If both conditions are met, the result is 1*1. If either condition is false, the result is 0*1 or 1*0 (0 either way).

Next, we'll use a conditional to return a value based on the time comparisons (expressed as C ? T : F where C is the condition, T is the value returned if true, and F is the value returned if false).

Spaces in the formula are optional, and are ignored. In the examples below, spaces are used to improve readability.

((time()>17)*(time<21) ? ($"Grid"*.25) : ($"Grid"*.15))/3.6e6

This is the complete formula - we'll get the value of the "Grid" register multiplied by .25 and divided by 3.6e6 if the time is between 5pm and 9pm, and the value of the "Grid" register multiplied by .15 and divided by 3.6e6 if the time is outside of that range.

 

Intermediate Example

Moving on to a more complex example - it's possible to nest conditionals to perform more complex comparisons. Here's an example using time of day and day of week:

Peak - 5pm-9pm M-F $.25
Peak Weekend - 4pm-10pm S-S $.32
Off Peak - 12am - 5pm; 9pm-12am M-F $.15
Off Peak Weekend - 12am-4pm; 10pm-12am S-S $.18

((wday()<=4) ? ((time()>17)*(time<21) ? ($"Grid"*.25) : ($"Grid"*.15)) : ((time()>16)*(time<22) ? ($"Grid"*.32) : ($"Grid"*.18)))/3.6e6

Here, we've created a conditional which uses a comparison to see if wday()<=4 (corresponding to a weekday). If it is a weekday, the first nested conditional runs to check the time and return a value based on the time; if it's a weekend, the second conditional runs a different time check and returns a different value based on the time. Finally, we multiply by 3.6e6 at the end, which is always required.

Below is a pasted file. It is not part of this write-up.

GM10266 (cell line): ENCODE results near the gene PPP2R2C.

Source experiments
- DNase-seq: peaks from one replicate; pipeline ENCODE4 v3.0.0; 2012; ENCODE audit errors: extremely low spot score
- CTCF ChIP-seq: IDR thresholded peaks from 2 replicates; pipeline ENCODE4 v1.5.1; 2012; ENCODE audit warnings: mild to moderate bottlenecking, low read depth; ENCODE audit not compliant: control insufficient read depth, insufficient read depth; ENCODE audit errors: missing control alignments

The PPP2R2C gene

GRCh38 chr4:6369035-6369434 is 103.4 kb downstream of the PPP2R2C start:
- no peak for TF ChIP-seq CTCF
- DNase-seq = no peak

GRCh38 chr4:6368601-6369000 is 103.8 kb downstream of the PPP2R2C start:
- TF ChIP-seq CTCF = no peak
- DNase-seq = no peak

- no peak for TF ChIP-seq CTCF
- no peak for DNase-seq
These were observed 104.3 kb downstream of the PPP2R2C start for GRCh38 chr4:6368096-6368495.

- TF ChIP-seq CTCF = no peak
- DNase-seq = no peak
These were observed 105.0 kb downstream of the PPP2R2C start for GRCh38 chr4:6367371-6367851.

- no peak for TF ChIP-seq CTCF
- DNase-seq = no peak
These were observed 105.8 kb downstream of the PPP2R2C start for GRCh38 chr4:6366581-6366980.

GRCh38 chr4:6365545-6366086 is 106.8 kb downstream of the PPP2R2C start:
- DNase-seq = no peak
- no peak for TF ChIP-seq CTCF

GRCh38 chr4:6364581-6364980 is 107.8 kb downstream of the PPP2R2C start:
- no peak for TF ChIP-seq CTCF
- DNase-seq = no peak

The following flowchart may better illustrate the logic behind this formula:

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Formula registers have a finite length, meaning that extremely intricate billing schemes may not be supportable.

 

Advanced Example

Building off of the previous example, let's say the utility also has an additional per-kWh charge from November thru May, and an additional flat daily rate:

Peak - 5pm-9pm M-F $.25
Peak Weekend - 4pm-10pm S-S $.32
Off Peak - 12am - 5pm; 9pm-12am M-F $.15
Off Peak Weekend - 12am-4pm; 10pm-12am S-S $.18
Winter Peak Charge - Nov-May, $.08 per kWh
Daily surcharge of $1.23

((((month()<10)*(month()>4)) ? ((wday()<=4) ? ((time()>17)*(time<21) ? ($"Grid"*.25) : ($"Grid"*.15)) : ((time()>16)*(time<22) ? ($"Grid"*.32) : ($"Grid"*.18))) : ((wday()<=4) ? ((time()>17)*(time<21) ? ($"Grid"*.33) : ($"Grid"*.23)) : ((time()>16)*(time<22) ? ($"Grid"*.40) : ($"Grid"*.26))))+(1.23/86400))/3.6e6

We're building off of the previous formula in this example. We've used another conditional to test for the month of the year - if the month is > 4 (ie, June 1) or < 10 (ie, Nov 1) the meter uses the original formula in the Intermediate Example. If the month isn't within that range, the meter uses a modified version of the formula in the Intermediate Example (with rates adjusted upward by $.08 per kWh).

Once a cost per kWh value is calculated, we take the calculated value multiplied by the actual register measurement and add 1.23/86400. We have a daily charge of $1.23, but the monetary value register expects dollars per second, not dollars per day. To convert $/s to $/d, we can divide by the number of seconds in a day (86400).

The following flowchart may better illustrate the logic behind this formula:

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Using the monetary register

Once a monetary register has been created and saved, navigate back to Settings -> Preferences. Scroll down to "Money used register" or "Money earned register" (based on whether the monetary register is used for consumption or generation billing) and select the appropriate register from the dropdown menu.

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Make sure to click "Save" at the bottom of the page to apply these changes.